The state of Minnesota and the city of Oakland, California are the latest governments to pass legislation that mandates bird-friendly building designs.
They join San Francisco - which passed "Standards for Bird Safe Buildings" in 2011 - along with several municipalities in the Chicago area. The city of Chicago has produced voluntary guidelines.
National legislation has been introduced in the House by Illinois representative Mike Quigley. It calls for all public buildings, whether renovated, constructed or acquired to incorporate bird-friendly designs and materials, as well as modify existing buildings to meet these goals.
As many as one billion birds die each year colliding with buildings, one of the leading causes of bird mortality in the US.
Glass-sided buildings have been popular for decades and as designers strive for more energy-efficient buildings, they tend to use more glass to bring in daylight. Birds are confused by the light that reflects off glass because they see the reflection of sky and trees. Since green buildings often emphasize native landscaping, that attracts birds to the site.
"There is a growing awareness of and alarm about the very significant bird mortality that is occurring across the US as a result of bird collisions with buildings," says Dr. Christine Sheppard of American Bird Conservancy(ABC). "As ABC and other groups have raised awareness of the problem, we are seeing increasing interest among local governments, architects, and developers regarding bird-friendly building design and how to foster it through mandatory and voluntary regulatory processes."
Modifying building designs for birds doesn't have to be difficult. Basically it revolves around creating facades that have "visual noise" to help birds distinguish them from inviting skies - making glass less reflective and more textured and/or opaque.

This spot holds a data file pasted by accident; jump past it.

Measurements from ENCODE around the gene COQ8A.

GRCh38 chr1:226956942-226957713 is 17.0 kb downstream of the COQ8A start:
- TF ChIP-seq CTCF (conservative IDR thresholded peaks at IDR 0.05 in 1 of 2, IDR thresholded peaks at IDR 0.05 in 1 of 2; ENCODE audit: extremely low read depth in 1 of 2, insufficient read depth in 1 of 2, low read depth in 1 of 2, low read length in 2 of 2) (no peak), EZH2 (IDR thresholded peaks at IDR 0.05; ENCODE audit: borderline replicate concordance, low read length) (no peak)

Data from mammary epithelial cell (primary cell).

Lighting is another important area that can be address through simple adjustments, such as turning off interior lights at night and making sure exterior lights aren't angled up toward the sky.
The photo below shows the sunshade used on the U.S. Census Complex in Maryland. It controls heat and light, while making the glass safe for birds. Photo by Esther Langan.
Here's another approach:
Minnesota is using LEED's "Reducing Bird Collisions" program, which also earns a LEED credit, and Oakland's law is similar to San Francisco.
Minnesota's guidelines address all phases of design and construction, as well as ongoing occupancy. They specifically recommend, for example, using facades that deter birds in areas where they will naturally be attracted; reducing bird collision "traps"; monitoring bird impacts during the building's first year; and incorporating Lights Out program concepts.
Building projects that enter the "schematic design" phase on or after May 1, 2013 are required to use the guidelines.
To earn a LEED credit, buildings have to comply with a facade requirement, interior and exterior light requirements, and develop a monitoring program.
Oakland's Bird Safety Measures are now part of the building permit process for any project that includes glass exteriors; is located next to a substantial body of water or recreation area; includes a substantial green roof, green walls or vegetated atrium, or substantial vegetation is next to the building.
In these cases, there must be a "Bird Collision Reduction Plan" based on best practices, which is reviewed by the city. Mandatory measures include avoiding the use of mirrors in landscape design; avoiding placement of bird attractants near glass; and using minimum-intensity white strobe lighting with three-second flash instead of solid red or rotating lights, which serve as bird attractants.
Notably, the law requires bird-friendly glazing treatments to no less than 90% of all windows and glass up to 60-feet off the ground. It also controls night lighting, which attracts migrating birds, requiring the use of simple devices such as motion detectors, automatic light timers, and of course, eliminating light where it isn't necessary.
Legal Precedent in Canada
Earlier this year, a Canadian judge set a legal precedent when he charged one of the country's biggest commercial property owners with violating the Environmental Protection Act and the federal Species at Risk Act because of collisions of birds with its buildings.
Hundreds of birds died during migration in one year, including threatened species, at three office buildings in Toronto.
Because Cadillac Fairview agreed to address the problem it was acquitted of charges. It installed window films on the most lethal side of the complex at a cost of over $100,000 and is doing the same on the rest of the complex.
For homes and offices, decals placed on windows keep birds away.
Here is American Bird Conservancy's guide: